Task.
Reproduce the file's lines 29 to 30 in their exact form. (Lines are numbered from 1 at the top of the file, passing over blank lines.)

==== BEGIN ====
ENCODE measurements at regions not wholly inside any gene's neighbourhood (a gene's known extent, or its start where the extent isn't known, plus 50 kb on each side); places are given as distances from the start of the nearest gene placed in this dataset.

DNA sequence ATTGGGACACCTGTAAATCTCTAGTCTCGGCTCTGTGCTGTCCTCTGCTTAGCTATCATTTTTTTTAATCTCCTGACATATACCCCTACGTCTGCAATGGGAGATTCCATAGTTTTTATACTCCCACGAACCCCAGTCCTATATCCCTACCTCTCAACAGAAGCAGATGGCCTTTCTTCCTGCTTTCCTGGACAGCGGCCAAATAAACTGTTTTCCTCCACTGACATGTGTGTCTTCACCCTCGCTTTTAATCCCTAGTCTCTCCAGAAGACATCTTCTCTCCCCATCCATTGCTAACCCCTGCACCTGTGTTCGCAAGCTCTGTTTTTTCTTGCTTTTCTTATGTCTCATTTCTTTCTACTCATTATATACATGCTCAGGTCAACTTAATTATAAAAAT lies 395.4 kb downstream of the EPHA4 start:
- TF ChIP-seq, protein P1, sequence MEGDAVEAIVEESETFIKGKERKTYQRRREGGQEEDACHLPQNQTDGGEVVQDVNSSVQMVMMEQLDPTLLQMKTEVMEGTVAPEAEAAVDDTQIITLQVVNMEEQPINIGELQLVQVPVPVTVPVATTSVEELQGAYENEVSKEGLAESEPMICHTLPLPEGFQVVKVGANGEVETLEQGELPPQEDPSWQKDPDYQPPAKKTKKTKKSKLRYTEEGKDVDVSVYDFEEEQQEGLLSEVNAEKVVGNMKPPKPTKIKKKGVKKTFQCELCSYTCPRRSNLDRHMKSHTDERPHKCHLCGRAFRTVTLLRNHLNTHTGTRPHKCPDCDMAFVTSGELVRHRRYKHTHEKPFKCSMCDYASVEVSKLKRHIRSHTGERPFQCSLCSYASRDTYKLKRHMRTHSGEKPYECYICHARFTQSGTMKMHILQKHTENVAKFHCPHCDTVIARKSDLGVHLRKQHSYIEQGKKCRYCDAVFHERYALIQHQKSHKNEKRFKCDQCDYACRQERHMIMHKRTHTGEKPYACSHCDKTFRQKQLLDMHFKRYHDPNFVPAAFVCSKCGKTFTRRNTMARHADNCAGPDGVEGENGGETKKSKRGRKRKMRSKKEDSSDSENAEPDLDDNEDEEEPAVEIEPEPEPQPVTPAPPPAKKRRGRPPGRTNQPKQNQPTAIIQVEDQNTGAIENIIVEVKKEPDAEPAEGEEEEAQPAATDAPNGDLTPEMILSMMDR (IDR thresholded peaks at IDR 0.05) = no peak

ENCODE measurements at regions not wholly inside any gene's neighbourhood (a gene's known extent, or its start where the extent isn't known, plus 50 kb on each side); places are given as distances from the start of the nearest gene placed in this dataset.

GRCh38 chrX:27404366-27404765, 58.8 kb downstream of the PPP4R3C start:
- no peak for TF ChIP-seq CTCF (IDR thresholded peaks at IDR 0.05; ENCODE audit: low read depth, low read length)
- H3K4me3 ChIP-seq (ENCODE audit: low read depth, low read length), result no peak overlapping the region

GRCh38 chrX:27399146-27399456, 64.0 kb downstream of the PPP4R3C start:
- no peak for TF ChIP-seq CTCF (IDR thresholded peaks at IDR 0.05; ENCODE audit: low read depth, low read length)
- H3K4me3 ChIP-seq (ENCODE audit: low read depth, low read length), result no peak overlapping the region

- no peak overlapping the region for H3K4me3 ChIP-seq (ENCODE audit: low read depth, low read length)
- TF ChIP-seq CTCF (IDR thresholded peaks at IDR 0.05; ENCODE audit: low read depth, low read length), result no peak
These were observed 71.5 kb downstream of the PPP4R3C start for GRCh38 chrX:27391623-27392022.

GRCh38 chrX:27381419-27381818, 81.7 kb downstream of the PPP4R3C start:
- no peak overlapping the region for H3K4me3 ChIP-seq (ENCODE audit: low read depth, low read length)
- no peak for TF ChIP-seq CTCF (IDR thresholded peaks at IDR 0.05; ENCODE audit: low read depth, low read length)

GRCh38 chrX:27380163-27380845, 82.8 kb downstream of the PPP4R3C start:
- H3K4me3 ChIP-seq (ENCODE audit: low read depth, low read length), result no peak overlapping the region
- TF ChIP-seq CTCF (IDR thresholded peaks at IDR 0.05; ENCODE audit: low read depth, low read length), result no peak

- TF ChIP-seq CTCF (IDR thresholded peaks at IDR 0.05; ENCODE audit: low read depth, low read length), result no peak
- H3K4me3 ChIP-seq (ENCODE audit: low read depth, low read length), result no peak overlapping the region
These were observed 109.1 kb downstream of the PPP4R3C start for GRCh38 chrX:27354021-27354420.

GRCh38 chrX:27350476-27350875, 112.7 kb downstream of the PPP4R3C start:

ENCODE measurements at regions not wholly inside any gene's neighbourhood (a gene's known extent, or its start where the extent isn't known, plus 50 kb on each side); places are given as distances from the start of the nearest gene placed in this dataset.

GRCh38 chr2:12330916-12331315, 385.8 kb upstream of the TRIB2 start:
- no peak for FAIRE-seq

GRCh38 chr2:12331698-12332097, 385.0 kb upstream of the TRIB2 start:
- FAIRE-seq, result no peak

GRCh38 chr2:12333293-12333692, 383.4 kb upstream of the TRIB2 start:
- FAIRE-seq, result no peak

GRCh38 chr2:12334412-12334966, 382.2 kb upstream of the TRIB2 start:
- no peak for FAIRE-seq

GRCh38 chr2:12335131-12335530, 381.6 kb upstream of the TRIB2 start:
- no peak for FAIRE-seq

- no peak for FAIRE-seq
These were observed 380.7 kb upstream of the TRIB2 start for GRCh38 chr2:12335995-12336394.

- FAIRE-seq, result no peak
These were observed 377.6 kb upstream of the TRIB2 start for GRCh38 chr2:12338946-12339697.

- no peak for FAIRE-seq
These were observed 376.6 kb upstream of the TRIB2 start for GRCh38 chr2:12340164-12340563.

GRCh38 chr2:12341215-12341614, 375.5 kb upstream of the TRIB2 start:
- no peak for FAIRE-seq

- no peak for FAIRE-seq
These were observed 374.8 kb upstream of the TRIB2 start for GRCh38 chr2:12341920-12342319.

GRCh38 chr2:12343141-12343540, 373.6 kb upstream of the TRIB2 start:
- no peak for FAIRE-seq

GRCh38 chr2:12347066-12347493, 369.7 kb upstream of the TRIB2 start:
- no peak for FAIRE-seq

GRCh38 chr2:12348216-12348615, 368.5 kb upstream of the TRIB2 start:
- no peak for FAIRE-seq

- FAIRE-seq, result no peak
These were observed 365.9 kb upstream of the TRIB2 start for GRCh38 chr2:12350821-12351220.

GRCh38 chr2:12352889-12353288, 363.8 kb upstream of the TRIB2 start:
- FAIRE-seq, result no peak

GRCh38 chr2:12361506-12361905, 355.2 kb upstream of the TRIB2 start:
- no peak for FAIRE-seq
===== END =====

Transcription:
GRCh38 chr2:12333293-12333692, 383.4 kb upstream of the TRIB2 start:
- FAIRE-seq, result no peak